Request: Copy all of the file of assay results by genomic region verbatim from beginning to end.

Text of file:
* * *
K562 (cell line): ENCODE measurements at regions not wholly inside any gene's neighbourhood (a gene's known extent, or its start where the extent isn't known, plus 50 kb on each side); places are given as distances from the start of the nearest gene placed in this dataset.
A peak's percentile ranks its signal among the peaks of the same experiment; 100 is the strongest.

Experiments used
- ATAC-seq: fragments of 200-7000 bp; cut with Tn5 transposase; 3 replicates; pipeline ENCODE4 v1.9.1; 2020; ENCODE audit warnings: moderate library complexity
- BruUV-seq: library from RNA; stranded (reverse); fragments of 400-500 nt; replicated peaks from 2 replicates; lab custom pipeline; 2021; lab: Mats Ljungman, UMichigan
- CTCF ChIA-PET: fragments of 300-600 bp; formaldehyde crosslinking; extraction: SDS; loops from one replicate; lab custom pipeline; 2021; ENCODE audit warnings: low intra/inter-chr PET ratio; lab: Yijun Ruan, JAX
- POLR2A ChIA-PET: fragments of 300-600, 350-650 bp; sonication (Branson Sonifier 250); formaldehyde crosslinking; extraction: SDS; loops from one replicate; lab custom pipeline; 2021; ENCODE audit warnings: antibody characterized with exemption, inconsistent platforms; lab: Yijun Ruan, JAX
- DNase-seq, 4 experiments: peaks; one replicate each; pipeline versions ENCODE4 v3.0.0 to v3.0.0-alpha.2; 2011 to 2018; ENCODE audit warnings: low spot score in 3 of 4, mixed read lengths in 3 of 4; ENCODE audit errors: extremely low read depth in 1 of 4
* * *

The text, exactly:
K562 (cell line): ENCODE measurements at regions not wholly inside any gene's neighbourhood (a gene's known extent, or its start where the extent isn't known, plus 50 kb on each side); places are given as distances from the start of the nearest gene placed in this dataset.
A peak's percentile ranks its signal among the peaks of the same experiment; 100 is the strongest.

Experiments used
- ATAC-seq: fragments of 200-7000 bp; cut with Tn5 transposase; 3 replicates; pipeline ENCODE4 v1.9.1; 2020; ENCODE audit warnings: moderate library complexity
- BruUV-seq: library from RNA; stranded (reverse); fragments of 400-500 nt; replicated peaks from 2 replicates; lab custom pipeline; 2021; lab: Mats Ljungman, UMichigan
- CTCF ChIA-PET: fragments of 300-600 bp; formaldehyde crosslinking; extraction: SDS; loops from one replicate; lab custom pipeline; 2021; ENCODE audit warnings: low intra/inter-chr PET ratio; lab: Yijun Ruan, JAX
- POLR2A ChIA-PET: fragments of 300-600, 350-650 bp; sonication (Branson Sonifier 250); formaldehyde crosslinking; extraction: SDS; loops from one replicate; lab custom pipeline; 2021; ENCODE audit warnings: antibody characterized with exemption, inconsistent platforms; lab: Yijun Ruan, JAX
- DNase-seq, 4 experiments: peaks; one replicate each; pipeline versions ENCODE4 v3.0.0 to v3.0.0-alpha.2; 2011 to 2018; ENCODE audit warnings: low spot score in 3 of 4, mixed read lengths in 3 of 4; ENCODE audit errors: extremely low read depth in 1 of 4